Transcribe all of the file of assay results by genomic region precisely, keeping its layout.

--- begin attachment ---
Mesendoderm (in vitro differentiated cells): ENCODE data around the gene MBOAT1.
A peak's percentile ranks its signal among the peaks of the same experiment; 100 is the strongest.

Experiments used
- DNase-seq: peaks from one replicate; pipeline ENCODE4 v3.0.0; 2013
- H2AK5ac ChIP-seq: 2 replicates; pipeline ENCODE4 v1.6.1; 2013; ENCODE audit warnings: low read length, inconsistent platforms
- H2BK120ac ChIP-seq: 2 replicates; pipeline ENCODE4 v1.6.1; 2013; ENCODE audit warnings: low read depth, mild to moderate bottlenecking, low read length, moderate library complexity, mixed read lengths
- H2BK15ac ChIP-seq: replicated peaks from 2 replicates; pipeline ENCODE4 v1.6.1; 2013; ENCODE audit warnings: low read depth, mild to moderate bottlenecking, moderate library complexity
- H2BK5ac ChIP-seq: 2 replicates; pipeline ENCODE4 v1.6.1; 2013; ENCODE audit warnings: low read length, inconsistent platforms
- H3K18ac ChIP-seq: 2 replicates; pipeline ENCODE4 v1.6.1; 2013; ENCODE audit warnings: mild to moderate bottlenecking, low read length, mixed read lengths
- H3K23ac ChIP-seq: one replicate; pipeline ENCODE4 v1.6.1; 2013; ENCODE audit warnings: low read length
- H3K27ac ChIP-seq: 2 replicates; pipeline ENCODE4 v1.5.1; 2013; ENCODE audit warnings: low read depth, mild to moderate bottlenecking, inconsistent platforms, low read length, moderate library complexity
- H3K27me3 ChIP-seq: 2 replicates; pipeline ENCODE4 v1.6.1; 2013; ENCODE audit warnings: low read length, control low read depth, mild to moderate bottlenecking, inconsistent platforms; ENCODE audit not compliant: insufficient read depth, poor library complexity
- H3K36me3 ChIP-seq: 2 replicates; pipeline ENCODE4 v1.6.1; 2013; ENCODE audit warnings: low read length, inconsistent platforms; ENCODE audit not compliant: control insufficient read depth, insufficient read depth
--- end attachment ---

Mesendoderm (in vitro differentiated cells): ENCODE data around the gene MBOAT1.
A peak's percentile ranks its signal among the peaks of the same experiment; 100 is the strongest.

Experiments used
- DNase-seq: peaks from one replicate; pipeline ENCODE4 v3.0.0; 2013
- H2AK5ac ChIP-seq: 2 replicates; pipeline ENCODE4 v1.6.1; 2013; ENCODE audit warnings: low read length, inconsistent platforms
- H2BK120ac ChIP-seq: 2 replicates; pipeline ENCODE4 v1.6.1; 2013; ENCODE audit warnings: low read depth, mild to moderate bottlenecking, low read length, moderate library complexity, mixed read lengths
- H2BK15ac ChIP-seq: replicated peaks from 2 replicates; pipeline ENCODE4 v1.6.1; 2013; ENCODE audit warnings: low read depth, mild to moderate bottlenecking, moderate library complexity
- H2BK5ac ChIP-seq: 2 replicates; pipeline ENCODE4 v1.6.1; 2013; ENCODE audit warnings: low read length, inconsistent platforms
- H3K18ac ChIP-seq: 2 replicates; pipeline ENCODE4 v1.6.1; 2013; ENCODE audit warnings: mild to moderate bottlenecking, low read length, mixed read lengths
- H3K23ac ChIP-seq: one replicate; pipeline ENCODE4 v1.6.1; 2013; ENCODE audit warnings: low read length
- H3K27ac ChIP-seq: 2 replicates; pipeline ENCODE4 v1.5.1; 2013; ENCODE audit warnings: low read depth, mild to moderate bottlenecking, inconsistent platforms, low read length, moderate library complexity
- H3K27me3 ChIP-seq: 2 replicates; pipeline ENCODE4 v1.6.1; 2013; ENCODE audit warnings: low read length, control low read depth, mild to moderate bottlenecking, inconsistent platforms; ENCODE audit not compliant: insufficient read depth, poor library complexity
- H3K36me3 ChIP-seq: 2 replicates; pipeline ENCODE4 v1.6.1; 2013; ENCODE audit warnings: low read length, inconsistent platforms; ENCODE audit not compliant: control insufficient read depth, insufficient read depth